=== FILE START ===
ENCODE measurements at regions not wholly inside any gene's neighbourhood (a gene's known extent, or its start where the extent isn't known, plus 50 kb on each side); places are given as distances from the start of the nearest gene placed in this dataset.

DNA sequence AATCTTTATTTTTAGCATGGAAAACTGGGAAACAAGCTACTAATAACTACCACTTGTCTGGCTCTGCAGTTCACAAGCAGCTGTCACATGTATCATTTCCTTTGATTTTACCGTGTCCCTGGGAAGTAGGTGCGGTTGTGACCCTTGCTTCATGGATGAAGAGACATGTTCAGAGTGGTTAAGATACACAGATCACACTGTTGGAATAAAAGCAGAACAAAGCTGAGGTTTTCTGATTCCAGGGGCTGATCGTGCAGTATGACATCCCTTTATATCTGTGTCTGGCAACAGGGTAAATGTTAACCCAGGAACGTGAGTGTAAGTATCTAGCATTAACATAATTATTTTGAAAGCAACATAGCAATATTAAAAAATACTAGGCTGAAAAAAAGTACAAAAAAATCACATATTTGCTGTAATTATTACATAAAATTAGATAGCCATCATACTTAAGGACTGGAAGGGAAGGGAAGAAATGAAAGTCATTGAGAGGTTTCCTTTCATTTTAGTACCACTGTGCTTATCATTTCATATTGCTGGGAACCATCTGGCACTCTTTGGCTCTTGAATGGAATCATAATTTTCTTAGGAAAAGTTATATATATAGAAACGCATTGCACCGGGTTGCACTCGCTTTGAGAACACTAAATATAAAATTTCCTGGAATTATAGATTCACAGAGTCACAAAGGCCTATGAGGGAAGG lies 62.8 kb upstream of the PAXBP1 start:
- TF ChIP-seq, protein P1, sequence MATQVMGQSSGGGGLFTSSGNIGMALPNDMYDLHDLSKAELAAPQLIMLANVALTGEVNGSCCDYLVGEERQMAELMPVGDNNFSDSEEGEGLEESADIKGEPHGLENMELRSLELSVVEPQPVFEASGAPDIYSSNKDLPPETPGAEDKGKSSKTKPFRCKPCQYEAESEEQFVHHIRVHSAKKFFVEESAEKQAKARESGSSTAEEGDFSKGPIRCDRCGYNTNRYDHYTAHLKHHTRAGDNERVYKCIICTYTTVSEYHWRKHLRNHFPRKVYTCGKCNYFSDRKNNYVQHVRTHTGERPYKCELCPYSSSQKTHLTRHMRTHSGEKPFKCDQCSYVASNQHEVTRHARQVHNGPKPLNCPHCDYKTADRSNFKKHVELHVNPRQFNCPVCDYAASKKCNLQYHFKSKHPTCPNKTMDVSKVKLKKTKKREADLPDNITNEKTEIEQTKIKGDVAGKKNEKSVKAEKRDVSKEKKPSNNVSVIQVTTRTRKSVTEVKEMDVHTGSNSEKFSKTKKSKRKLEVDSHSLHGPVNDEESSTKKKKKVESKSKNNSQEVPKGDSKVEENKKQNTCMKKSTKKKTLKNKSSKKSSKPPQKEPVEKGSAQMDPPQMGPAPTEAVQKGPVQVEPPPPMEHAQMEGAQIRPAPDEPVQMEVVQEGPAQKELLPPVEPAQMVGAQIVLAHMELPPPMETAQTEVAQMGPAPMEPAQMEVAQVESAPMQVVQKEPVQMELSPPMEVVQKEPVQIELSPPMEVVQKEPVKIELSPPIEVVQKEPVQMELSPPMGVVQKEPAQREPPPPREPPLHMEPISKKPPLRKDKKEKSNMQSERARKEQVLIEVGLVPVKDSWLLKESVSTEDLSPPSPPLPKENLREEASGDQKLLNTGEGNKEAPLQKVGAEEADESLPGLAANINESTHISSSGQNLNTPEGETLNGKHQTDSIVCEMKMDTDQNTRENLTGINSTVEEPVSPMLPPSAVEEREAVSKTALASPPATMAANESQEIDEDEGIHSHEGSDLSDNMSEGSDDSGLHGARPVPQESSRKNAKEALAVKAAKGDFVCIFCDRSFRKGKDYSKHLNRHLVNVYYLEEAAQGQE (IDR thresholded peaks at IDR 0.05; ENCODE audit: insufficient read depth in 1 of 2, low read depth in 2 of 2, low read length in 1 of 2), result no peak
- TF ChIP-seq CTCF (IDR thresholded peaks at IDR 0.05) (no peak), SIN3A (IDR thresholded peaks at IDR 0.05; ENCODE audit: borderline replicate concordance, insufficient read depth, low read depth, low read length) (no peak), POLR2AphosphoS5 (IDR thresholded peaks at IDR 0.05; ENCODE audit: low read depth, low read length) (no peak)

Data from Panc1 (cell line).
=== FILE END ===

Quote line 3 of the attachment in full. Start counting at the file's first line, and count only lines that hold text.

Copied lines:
- TF ChIP-seq, protein P1, sequence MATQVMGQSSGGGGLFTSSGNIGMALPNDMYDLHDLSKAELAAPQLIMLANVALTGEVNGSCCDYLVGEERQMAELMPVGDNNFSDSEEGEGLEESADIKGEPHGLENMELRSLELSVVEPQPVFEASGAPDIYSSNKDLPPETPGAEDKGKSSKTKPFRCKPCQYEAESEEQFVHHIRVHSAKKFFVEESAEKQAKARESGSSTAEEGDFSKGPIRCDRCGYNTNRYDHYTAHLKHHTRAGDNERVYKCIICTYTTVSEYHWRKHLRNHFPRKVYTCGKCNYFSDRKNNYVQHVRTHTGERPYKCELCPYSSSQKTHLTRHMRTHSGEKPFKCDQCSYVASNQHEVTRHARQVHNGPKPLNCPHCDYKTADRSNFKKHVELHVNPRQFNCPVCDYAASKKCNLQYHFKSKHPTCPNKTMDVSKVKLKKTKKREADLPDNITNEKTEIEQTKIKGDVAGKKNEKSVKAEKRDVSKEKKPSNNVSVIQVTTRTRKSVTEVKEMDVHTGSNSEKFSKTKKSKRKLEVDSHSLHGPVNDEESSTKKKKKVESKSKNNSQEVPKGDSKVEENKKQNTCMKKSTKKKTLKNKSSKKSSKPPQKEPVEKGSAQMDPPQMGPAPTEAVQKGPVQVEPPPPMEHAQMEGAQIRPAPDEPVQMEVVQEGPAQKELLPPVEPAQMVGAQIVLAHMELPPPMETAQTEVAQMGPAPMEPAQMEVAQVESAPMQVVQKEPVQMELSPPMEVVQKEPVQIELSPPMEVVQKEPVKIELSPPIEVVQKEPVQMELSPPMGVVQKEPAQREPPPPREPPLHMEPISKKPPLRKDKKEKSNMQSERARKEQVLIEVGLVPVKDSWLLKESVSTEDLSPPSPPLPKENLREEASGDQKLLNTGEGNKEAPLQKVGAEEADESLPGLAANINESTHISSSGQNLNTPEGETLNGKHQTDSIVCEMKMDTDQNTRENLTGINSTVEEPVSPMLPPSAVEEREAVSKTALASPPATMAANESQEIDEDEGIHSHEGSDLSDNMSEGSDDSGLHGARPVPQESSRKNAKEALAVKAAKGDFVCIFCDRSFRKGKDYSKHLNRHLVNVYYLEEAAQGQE (IDR thresholded peaks at IDR 0.05; ENCODE audit: insufficient read depth in 1 of 2, low read depth in 2 of 2, low read length in 1 of 2), result no peak